In the case of the negotiations with the EU3 between 2003 and 2005, Iran offered full transparency and agreed to submit to the Additional Protocol and the subsidiary agreement (code 3.1) in return for producing low enriched (3.5 %) uranium.  The EU3 under pressure from the US refused to accept Iran’s offer.
Thus, Iran was first pushed to restart its enrichment programme. Later, when its file under US coercion was reported to the UN Security Council, Iran stopped its voluntary implementation of the Additional Protocol.

Then in 2009 Iran asked the IAEA for 20% enriched uranium as fuel for the Tehran Research Reactor, which provides medical isotopes for 800,000 cancer patients in the country, but under US pressure, and in violation of Article 4 again, the IAEA refused this request. Later in 2010 the US rejected the Tehran declaration which Obama had personally urged Brazil and Turkey to broker with Iran.  As a consequence, Iran started enrichment beyond 3.5% to 20% to supply nuclear fuel for the Tehran Research Rector.

Iran then went on to produce its own fuel rods when, once again due to US pressure, it was refused them on the open market. These facts all confirm that Iran has been pushed by the west’s violations of Article 4 of the NPT at every stage to first initiate and then further develop its enrichment programme.

In sharp contrast to the case of Iran  is the case of Israel which has developed a massive nuclear arsenal by illegal support from the west. In June 1981 after the Israeli bombing of the Osirak nuclear site in Iraq, UN Security Council resolution 487 demanded that Israel open its nuclear sites to the inspectors of the IAEA and put them under IAEA safeguards. However, there have been no sanctions, threats or even political pressure on Israel in the past 30 years to comply with this and many other UN Security Council resolutions, which Israel has ignored with impunity. The west has turned a blind eye to this non-compliance despite Israel’s clear record in using WMD against Palestinian and Arab populations.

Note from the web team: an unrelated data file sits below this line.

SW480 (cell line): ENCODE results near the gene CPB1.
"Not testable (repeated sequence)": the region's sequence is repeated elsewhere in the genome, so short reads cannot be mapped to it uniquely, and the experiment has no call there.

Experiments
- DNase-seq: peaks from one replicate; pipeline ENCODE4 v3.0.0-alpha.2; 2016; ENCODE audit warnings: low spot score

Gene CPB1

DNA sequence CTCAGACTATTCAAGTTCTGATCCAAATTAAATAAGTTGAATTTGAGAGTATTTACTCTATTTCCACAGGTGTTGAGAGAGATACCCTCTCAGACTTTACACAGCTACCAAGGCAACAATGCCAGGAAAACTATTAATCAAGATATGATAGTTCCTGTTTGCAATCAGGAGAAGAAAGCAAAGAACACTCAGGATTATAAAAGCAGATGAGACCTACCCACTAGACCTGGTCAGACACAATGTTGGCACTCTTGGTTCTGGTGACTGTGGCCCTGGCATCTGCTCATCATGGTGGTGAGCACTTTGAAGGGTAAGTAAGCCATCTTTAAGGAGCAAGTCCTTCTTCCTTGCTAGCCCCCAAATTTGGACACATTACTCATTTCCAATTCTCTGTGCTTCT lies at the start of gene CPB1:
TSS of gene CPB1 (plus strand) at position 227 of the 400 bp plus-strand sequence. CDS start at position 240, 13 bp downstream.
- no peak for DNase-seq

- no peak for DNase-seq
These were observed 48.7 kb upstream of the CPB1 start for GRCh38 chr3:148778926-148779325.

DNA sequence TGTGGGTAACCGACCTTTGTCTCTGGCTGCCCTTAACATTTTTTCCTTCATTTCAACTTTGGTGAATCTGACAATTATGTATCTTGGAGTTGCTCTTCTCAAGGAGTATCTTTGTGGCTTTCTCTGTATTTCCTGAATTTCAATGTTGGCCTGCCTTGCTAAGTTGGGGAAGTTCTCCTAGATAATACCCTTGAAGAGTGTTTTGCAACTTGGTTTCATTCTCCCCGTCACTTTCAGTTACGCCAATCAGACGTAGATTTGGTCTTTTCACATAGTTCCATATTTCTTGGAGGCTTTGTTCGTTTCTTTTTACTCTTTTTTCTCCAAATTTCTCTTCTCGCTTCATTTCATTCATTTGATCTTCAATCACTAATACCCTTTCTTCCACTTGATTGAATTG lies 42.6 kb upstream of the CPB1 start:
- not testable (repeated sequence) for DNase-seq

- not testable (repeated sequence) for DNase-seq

Instead Israel and the US are on a joint platform to threaten Iran for its nuclear programme which is under 24/7 inspections of the IAEA while the west acknowledges that Iran has not even decided to build nuclear weapons. One can hardly find a case of political hypocrisy in modern history more blatant than the attitude of the West to Iran compared to Israel.

A Nuclear Weapons Free Middle East can only come about by upholding international law, removing the illegal threats and sanctions against Iran, depoliticising Iran’s nuclear file and forcing Israel to dismantle its nuclear warheads and to join the NPT.